||100% Pinot Noir
||Notes of ripe, dark berry fruits, star anise, crushed red rose and violets on the nose.
||The palate opens smoothly into full flavours of rose hip and dark plums with fine, layered tannins and seamless minerality that carries the wine to a long, elegant finish.
Ata Rangi, meaning ‘dawn sky, new beginning’ is owned and managed by a family trio – Clive Paton, his wife Phyll and his sister Alison. Clive planted the bare, stony five-hectare home paddock at the edge of Martinborough in 1980 and, in doing so, was one of a handful of people who pioneered grape growing in the area. Joined by winemaker Helen Masters, Ata Rangi is renowned for their Pinot Noir, which is consistently ranked as one of New Zealand's best and in 2010 was awarded the ‘Tipuranga Teitei O Aotearoa,’ New Zealand’s ‘Grand Cru’ equivalent. Ata Rangi also produces a range of white wines including Sauvignon Blanc and Pinot Gris.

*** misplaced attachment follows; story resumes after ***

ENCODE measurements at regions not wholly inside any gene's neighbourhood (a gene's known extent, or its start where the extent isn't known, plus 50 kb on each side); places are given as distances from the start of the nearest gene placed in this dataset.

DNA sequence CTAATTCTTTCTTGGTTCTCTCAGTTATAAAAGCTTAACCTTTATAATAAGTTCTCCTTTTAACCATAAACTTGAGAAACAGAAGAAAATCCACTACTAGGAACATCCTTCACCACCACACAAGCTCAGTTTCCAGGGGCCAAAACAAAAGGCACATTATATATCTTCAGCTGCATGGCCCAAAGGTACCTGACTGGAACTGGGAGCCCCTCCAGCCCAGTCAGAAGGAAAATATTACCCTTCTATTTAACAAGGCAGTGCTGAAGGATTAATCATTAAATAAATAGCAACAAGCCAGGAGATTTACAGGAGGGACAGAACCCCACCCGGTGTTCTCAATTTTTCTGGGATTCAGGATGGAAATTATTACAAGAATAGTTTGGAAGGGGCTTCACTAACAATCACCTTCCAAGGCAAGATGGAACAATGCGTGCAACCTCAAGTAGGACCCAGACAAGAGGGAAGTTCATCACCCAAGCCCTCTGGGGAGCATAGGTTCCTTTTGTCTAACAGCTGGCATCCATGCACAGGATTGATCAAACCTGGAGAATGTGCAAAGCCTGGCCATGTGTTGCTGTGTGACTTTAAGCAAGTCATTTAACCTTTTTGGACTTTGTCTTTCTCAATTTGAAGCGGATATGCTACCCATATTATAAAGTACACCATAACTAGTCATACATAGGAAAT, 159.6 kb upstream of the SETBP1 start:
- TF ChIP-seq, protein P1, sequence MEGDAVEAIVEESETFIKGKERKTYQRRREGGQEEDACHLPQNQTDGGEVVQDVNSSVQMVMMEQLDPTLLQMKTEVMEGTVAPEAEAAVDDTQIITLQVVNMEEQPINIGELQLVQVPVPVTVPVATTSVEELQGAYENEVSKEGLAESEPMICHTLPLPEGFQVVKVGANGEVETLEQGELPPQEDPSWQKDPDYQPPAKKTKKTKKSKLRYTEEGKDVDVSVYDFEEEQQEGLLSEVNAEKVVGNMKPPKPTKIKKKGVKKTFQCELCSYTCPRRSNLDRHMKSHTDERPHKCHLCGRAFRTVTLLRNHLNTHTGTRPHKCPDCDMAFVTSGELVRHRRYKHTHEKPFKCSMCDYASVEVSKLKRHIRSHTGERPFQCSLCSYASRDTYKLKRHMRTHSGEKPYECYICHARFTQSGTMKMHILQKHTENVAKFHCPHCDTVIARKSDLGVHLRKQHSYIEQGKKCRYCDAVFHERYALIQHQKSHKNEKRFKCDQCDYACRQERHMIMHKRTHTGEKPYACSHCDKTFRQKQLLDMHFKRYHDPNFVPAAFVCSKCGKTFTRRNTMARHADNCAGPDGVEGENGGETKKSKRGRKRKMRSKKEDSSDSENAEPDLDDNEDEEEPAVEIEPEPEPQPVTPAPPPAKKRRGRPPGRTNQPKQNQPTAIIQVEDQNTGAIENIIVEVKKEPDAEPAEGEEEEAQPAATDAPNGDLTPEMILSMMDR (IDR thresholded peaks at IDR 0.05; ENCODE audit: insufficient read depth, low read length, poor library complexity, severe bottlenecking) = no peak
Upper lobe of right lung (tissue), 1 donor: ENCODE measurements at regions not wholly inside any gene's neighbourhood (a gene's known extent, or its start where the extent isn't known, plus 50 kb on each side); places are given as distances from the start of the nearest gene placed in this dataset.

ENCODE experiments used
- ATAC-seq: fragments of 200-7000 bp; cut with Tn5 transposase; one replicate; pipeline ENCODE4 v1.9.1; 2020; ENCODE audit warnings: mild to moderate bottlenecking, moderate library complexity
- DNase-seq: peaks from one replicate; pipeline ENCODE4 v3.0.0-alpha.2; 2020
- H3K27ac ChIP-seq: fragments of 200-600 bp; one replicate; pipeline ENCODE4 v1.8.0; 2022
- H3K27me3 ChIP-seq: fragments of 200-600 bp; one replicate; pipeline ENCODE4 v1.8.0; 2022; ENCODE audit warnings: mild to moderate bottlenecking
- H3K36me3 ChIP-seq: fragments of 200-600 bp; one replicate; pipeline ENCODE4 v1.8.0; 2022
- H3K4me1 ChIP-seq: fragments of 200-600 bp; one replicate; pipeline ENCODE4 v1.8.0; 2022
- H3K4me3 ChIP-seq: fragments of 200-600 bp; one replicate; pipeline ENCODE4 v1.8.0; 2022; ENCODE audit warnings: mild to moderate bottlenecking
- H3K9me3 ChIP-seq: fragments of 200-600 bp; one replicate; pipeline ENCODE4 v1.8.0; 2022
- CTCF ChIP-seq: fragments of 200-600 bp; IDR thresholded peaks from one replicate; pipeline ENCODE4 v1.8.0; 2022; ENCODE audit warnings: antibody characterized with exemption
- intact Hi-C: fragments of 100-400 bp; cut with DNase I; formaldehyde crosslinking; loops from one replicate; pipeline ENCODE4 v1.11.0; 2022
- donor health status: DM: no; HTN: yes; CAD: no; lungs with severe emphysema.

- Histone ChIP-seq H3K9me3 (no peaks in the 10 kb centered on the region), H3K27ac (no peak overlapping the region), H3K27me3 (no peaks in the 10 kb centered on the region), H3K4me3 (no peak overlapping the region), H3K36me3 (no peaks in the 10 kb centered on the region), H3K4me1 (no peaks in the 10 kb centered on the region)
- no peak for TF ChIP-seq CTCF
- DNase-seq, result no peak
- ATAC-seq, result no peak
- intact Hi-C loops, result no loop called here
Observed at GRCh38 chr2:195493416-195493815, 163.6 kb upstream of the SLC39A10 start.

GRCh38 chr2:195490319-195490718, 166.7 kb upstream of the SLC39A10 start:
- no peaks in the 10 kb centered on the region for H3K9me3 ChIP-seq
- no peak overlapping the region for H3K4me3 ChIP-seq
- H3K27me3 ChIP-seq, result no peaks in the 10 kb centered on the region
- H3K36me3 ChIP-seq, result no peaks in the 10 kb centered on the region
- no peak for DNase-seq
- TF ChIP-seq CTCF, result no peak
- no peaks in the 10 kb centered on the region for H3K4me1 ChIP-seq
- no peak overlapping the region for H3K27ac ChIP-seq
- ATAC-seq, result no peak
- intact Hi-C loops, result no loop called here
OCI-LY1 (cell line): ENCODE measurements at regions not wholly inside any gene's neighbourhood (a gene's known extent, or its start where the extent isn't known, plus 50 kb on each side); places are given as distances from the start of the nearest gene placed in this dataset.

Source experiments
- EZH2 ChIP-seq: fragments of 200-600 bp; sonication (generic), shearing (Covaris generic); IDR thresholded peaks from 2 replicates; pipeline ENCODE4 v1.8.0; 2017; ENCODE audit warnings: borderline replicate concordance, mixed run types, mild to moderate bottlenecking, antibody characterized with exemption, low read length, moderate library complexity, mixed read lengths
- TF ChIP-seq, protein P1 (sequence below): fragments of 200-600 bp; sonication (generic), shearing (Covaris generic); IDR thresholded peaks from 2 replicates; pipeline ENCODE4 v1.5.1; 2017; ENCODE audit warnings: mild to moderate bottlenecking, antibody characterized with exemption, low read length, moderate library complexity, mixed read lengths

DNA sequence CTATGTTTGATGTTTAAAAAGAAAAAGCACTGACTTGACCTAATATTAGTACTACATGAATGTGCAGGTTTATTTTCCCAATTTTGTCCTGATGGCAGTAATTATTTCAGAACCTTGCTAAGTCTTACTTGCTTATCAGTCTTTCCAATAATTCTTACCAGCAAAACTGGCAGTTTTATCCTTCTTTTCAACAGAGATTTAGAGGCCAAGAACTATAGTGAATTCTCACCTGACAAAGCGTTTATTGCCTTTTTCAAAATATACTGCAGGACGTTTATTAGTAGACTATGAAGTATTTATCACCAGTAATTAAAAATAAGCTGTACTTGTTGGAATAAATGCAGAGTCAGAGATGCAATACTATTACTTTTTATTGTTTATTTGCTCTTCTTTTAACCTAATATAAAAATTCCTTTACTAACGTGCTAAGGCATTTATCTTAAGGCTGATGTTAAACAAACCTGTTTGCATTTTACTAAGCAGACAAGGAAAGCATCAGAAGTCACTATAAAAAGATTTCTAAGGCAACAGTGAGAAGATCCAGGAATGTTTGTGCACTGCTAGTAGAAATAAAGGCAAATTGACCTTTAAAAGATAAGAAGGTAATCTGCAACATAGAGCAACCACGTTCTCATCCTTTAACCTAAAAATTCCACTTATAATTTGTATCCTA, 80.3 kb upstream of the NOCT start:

Ata Rangi's vineyards are situated in Martinborough, in the Wairarapa region to the north of Wellington. Grapes are sourced from four plots: the Ata Rangi Home Block, Walnut Ridge, Champ Ali and Dimattina, which all lie on a thin layer of well-draining alluvial soil. Only the oldest and most revered parcels of fruit are used, which are 27 years old on average. The clonal make up of Ata Rangi Pinot Noir is unique to the region with the major portion being the Abel clone. This clone is later to flower and avoids some of the worst of the spring weather.
The 2019 growing season began well with a cool and wet winter and above average rainfall, which replenished the soil moisture content. From January onwards, conditions remained dry and cool, and there was an almost instant switch in the canopy from vegetative growth to ripening of the fruit. Temperatures in the summer were above average, but cooler than 2018. Most of the fruit was picked prior to any rainfall, so it was clean with good tannin ripeness, concentration and acidity. 2019 promises to be a good year for Martinborough Pinot Noir.
40% of the fruit was whole bunch pressed, with the remainder destemmed. Fruit from the different clones and vineyards were kept separate during fermentation with indigenous yeasts. Fermentation peaked at 31°C and continued for up to 23 days until pressing. The wine underwent malolactic fermentation in barrel and spent 11 months in low-toast French oak barriques, of which 35% were new. The wine was blended and held in stainless steel tanks for a further six months before bottling.